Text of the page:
Provided things continue to go well with the kids, and if the economy doesn't take anymore nose dives, John's seriously considering letting the townhouse go by late summer, or early fall. Though he's anxious to be here in Wimberley full-time, I'm sure the idea of sorting through all his stuff is raising his blood-pressure and keeping him awake at night. Problem is, I have no idea how to help him, short of saying, "Here, take my closet too. And what about this little corner of our bedroom that I use for my desk and bookshelves? It's yours, if that will help!" My pointing out items that he hasn't used in years is never well-received, and might even cause this normally easy-going guy to snap or growl. So, what to do? Pray, my friends. Pray!

Sunday, January 31, 2010


The final step, in Mary Jane Butters' Seven Wonders program for tapping into the flow, is this: Practice Praise. She says, "There is no denying that the world is brimming with brilliant minds. Talent, ingenuity, and skill abound as far as the eye can see. Daunting? Nah. Inspiring. As you open your eyes to the work of talented women around you, allow yourself to experience awe without envy, and start doling out kudos like candy. You will find that the more freely you express your admiration, the greater your capacity for accomplishment, even if vicariously."

The first time I attended a Story Circle Network conference, I experienced something I didn't know existed. Women wanting other women to succeed. Helping them. Encouraging. Going out of their way. I spent three days in close quarters with 150 other women, and never heard a discouraging or catty word spoken the entire time. In fact, I never felt more...buoyant! It got me to thinking. Maybe what I'd always heard, about having to claw your way to the top, wasn't necessarily true. Find your tribe, and you will be lifted.

So there you have it - seven days, and seven ways of tapping into your creativity, your wellspring, your brilliance - the flow. I dare you to give it a try. Become a conduit. Open yourself up, and let the energies of the Great Creator course through you, then flow out into the world. What have you got to lose?

P.S. Many thanks to for the above image.


If you're planning to watch the Grammys tonight, you might want to keep an eye out for the "best country instrumental performance" nominees. One of them just happens to be Wimberley's own little Sarah Jarosz! Of course, she's not so little anymore. She's actually an 18 year old college student up in Boston, but old habits die hard, and everyone around here still thinks of her as that spunky little 12 year old mandolin picker who liked sitting in on the Friday night bluegrass jam sessions down at Charlie's catfish parlor. Wish her luck!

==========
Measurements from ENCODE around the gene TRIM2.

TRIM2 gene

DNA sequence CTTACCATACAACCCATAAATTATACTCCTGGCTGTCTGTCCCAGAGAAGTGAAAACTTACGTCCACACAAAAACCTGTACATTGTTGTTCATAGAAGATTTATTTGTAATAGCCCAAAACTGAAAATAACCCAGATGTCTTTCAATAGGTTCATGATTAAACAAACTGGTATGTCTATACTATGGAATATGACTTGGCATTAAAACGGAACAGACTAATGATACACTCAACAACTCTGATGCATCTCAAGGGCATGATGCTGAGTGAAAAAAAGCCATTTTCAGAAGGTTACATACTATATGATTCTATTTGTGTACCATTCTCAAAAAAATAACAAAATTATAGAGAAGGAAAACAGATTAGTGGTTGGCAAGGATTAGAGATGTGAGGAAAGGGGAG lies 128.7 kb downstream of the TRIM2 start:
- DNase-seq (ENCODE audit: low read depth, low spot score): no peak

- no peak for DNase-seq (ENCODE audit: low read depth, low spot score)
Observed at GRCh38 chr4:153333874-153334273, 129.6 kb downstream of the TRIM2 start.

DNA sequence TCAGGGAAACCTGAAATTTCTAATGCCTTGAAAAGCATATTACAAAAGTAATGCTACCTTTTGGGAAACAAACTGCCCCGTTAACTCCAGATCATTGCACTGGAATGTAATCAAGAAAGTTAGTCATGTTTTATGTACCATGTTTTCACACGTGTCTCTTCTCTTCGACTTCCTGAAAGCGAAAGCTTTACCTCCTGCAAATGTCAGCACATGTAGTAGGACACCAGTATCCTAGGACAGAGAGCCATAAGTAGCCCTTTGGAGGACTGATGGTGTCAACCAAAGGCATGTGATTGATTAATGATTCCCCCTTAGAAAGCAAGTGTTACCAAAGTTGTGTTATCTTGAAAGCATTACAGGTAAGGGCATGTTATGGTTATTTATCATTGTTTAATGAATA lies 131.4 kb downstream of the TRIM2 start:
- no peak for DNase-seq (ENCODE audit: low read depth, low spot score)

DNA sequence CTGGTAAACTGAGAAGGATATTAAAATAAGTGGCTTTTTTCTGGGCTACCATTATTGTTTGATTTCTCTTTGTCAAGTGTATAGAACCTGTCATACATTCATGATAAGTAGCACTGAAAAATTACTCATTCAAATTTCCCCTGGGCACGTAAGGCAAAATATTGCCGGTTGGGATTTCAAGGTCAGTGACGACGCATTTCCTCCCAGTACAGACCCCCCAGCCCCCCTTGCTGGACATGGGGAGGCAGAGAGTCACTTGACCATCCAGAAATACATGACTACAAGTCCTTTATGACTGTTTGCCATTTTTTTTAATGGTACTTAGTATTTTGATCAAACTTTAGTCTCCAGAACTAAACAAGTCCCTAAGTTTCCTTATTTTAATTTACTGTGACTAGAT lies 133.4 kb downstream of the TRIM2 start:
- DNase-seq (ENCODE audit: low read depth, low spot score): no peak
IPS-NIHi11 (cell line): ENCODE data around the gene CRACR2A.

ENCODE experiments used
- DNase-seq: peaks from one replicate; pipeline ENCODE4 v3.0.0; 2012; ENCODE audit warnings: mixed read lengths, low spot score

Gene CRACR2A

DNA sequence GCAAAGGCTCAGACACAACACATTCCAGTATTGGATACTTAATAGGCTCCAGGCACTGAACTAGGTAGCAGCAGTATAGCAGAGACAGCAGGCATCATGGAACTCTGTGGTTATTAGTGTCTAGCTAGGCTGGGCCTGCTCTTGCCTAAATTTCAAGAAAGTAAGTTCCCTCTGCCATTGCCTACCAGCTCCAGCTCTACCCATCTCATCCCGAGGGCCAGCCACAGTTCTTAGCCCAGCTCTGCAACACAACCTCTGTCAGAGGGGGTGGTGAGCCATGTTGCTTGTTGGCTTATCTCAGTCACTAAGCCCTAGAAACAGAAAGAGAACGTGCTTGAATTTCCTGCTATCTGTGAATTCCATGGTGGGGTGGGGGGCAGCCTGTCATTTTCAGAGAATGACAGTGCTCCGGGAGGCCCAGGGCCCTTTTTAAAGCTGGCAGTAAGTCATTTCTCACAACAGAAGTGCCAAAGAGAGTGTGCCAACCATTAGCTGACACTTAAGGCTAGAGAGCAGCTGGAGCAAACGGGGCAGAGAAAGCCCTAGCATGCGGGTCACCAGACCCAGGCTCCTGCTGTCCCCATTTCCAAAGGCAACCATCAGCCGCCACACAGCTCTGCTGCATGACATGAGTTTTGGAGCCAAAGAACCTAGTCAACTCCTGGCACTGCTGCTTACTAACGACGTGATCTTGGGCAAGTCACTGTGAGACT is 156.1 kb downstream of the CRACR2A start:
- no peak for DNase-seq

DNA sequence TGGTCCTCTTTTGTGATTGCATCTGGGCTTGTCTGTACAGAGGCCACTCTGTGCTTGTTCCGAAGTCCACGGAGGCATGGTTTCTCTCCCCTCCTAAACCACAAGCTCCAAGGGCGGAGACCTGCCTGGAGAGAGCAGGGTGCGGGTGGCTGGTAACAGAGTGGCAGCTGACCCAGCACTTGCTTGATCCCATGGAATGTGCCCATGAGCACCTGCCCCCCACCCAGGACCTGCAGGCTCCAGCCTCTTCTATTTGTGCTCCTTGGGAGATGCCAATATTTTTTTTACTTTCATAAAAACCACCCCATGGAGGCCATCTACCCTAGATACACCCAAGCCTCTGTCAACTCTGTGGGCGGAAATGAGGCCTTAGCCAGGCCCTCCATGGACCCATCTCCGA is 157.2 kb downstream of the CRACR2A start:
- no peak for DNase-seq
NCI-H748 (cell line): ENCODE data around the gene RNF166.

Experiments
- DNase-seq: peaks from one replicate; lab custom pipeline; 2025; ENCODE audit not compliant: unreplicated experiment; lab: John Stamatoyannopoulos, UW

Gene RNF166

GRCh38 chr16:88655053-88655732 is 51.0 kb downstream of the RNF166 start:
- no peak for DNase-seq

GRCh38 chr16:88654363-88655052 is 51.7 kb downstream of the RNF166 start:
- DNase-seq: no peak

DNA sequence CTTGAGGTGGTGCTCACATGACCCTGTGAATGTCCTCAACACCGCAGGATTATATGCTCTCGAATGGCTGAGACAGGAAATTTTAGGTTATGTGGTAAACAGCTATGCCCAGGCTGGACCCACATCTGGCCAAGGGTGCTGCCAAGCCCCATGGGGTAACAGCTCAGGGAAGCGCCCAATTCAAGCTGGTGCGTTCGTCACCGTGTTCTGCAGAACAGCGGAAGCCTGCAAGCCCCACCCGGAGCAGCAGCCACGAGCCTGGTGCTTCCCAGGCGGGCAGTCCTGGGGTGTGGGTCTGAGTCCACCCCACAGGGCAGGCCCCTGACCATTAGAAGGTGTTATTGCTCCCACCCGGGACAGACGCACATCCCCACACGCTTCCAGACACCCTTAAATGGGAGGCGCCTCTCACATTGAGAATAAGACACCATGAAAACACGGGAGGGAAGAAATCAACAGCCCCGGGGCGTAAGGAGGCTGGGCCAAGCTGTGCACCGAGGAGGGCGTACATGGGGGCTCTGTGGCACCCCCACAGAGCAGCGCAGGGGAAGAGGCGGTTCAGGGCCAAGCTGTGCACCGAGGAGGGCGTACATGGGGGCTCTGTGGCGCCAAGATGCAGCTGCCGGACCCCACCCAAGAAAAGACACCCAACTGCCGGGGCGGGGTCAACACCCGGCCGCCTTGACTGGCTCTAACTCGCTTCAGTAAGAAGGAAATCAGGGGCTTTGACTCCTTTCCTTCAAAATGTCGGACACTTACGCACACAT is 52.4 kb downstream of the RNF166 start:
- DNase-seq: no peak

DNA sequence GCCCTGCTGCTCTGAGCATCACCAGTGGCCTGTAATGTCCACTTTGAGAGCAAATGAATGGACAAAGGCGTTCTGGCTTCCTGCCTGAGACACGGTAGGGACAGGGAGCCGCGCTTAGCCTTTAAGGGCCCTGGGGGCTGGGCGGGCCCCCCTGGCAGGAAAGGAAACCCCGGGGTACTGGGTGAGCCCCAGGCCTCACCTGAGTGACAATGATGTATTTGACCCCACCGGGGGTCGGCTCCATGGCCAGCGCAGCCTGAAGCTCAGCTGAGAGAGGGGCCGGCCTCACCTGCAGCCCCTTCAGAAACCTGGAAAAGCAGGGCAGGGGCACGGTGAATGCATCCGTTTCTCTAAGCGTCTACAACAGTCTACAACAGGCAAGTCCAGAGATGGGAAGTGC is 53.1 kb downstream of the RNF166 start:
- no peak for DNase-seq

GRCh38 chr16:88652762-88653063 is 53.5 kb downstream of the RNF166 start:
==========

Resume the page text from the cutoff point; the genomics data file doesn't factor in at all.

After leaving a rather lengthy reply to Linda's blog comment yesterday, it occurred to me that not many of you would go back and see this, and perhaps it was something worth sharing here:

"I just realized the oddest thing the other day: blogging has changed my taste in magazines! When I was working as a merchandiser, I took just about every cutesy decorating, craft and gardening magazine out there. My focus was on "stuff" and making people want that stuff, so I scoured them for display ideas. Once I left that job and moved here full-time, I found myself losing interest in all my old favorites. They started feeling frivolous and stupid, most of the projects a waste of time and energy. Gradually, I let all my subscriptions lapse. I went out in search of something with a little more meat to it, and now have only three that I buy on a regular basis: Mary Jane's Farm, Hobby Farm Home, and Mother Earth News."

I was taking Gourmet magazine as well, primarily because I'm a big fan of editor Ruth Reichl's books and writing, but they went and folded on me. So sad. Oh yeah! One more thing, for you city girls. There is a brand new magazine out, from the editors of Hobby Farm Home, which I don't take, but which I plan to gift Alexis with whenever she moves to Austin. It's called Urban Farm: Sustainable City Living. So, if you too have found yourself looking for something more real, down-to-earth, with a little more grit to it than any of those magazines you usually see at the grocery store check out, take a gander at one of these.

P.S. Many thanks to for the above image.